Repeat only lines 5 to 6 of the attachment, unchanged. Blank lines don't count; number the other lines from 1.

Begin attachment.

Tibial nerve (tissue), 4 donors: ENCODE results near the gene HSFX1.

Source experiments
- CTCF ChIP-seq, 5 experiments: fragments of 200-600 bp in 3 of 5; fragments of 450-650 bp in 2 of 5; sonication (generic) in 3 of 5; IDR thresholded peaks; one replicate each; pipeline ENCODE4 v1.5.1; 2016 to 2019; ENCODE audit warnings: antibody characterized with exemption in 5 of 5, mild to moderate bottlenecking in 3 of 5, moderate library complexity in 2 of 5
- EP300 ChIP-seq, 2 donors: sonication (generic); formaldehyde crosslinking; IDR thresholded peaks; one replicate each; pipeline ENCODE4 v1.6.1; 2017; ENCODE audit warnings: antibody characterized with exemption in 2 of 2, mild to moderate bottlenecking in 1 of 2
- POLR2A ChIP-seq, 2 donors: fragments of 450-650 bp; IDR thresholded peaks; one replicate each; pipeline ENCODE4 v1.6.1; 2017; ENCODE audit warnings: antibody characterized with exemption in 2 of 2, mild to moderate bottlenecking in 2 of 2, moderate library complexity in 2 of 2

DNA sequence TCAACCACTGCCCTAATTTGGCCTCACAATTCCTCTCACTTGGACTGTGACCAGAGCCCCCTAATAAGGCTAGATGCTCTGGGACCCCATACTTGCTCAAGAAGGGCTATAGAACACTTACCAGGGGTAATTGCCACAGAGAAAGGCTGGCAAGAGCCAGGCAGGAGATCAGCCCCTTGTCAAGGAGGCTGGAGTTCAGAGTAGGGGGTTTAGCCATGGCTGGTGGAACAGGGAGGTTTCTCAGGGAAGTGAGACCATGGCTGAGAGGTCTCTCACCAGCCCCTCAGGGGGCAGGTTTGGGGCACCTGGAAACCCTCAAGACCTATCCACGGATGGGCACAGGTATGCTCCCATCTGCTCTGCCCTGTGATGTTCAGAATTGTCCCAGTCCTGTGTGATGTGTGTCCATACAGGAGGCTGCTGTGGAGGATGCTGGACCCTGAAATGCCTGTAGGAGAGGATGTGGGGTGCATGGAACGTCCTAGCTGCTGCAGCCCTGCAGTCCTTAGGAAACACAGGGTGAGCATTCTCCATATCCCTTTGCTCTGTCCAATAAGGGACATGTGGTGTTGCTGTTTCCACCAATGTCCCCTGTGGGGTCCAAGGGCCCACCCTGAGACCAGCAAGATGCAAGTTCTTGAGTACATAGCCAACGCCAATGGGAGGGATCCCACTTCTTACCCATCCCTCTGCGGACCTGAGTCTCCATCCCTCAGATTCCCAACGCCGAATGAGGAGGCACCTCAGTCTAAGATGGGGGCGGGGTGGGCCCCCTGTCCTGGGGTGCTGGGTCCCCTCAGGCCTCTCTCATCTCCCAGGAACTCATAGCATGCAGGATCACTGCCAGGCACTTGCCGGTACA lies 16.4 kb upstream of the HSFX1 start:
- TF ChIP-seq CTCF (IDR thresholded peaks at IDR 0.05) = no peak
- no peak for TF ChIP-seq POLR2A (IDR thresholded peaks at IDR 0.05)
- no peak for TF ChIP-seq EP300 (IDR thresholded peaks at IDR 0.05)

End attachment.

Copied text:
- POLR2A ChIP-seq, 2 donors: fragments of 450-650 bp; IDR thresholded peaks; one replicate each; pipeline ENCODE4 v1.6.1; 2017; ENCODE audit warnings: antibody characterized with exemption in 2 of 2, mild to moderate bottlenecking in 2 of 2, moderate library complexity in 2 of 2

DNA sequence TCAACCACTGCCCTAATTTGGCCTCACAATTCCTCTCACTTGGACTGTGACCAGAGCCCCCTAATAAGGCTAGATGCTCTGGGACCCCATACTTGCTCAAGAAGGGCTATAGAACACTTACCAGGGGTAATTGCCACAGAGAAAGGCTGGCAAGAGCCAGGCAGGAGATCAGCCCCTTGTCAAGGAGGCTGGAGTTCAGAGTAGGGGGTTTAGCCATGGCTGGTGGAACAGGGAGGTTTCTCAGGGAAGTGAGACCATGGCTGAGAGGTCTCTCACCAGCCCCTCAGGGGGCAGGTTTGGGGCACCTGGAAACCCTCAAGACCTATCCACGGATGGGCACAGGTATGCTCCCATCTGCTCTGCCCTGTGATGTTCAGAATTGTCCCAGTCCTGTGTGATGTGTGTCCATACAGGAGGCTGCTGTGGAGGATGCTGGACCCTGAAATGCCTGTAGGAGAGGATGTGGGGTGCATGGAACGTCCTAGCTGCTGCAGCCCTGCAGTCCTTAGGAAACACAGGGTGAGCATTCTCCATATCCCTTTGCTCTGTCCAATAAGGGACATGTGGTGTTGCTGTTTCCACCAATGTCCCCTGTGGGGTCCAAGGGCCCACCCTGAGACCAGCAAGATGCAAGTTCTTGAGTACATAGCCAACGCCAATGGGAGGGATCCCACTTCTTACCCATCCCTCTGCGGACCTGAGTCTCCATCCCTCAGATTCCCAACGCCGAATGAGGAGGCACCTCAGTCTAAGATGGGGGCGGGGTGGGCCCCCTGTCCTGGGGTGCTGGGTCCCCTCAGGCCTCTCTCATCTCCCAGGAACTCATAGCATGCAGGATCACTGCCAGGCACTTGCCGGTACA lies 16.4 kb upstream of the HSFX1 start: